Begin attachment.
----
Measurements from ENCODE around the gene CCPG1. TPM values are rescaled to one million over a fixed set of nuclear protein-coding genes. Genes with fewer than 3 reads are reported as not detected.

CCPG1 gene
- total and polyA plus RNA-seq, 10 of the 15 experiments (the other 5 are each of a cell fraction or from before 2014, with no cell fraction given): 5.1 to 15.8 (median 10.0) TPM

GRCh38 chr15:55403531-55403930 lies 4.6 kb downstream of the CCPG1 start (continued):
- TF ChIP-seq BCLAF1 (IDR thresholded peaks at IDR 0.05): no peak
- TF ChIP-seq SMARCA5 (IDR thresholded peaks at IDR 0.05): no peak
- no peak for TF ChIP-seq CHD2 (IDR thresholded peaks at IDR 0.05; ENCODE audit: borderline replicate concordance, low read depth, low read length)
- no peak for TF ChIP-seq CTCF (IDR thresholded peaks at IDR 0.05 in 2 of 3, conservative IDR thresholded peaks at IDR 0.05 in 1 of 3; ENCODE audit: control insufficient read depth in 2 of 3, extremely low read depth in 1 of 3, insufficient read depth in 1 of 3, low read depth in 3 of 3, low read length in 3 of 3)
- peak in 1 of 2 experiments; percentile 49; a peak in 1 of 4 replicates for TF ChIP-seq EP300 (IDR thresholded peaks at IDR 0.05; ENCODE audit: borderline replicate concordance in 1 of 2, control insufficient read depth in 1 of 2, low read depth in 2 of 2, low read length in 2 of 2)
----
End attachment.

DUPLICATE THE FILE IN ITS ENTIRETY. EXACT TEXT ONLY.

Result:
Measurements from ENCODE around the gene CCPG1. TPM values are rescaled to one million over a fixed set of nuclear protein-coding genes. Genes with fewer than 3 reads are reported as not detected.

CCPG1 gene
- total and polyA plus RNA-seq, 10 of the 15 experiments (the other 5 are each of a cell fraction or from before 2014, with no cell fraction given): 5.1 to 15.8 (median 10.0) TPM

GRCh38 chr15:55403531-55403930 lies 4.6 kb downstream of the CCPG1 start (continued):
- TF ChIP-seq BCLAF1 (IDR thresholded peaks at IDR 0.05): no peak
- TF ChIP-seq SMARCA5 (IDR thresholded peaks at IDR 0.05): no peak
- no peak for TF ChIP-seq CHD2 (IDR thresholded peaks at IDR 0.05; ENCODE audit: borderline replicate concordance, low read depth, low read length)
- no peak for TF ChIP-seq CTCF (IDR thresholded peaks at IDR 0.05 in 2 of 3, conservative IDR thresholded peaks at IDR 0.05 in 1 of 3; ENCODE audit: control insufficient read depth in 2 of 3, extremely low read depth in 1 of 3, insufficient read depth in 1 of 3, low read depth in 3 of 3, low read length in 3 of 3)
- peak in 1 of 2 experiments; percentile 49; a peak in 1 of 4 replicates for TF ChIP-seq EP300 (IDR thresholded peaks at IDR 0.05; ENCODE audit: borderline replicate concordance in 1 of 2, control insufficient read depth in 1 of 2, low read depth in 2 of 2, low read length in 2 of 2)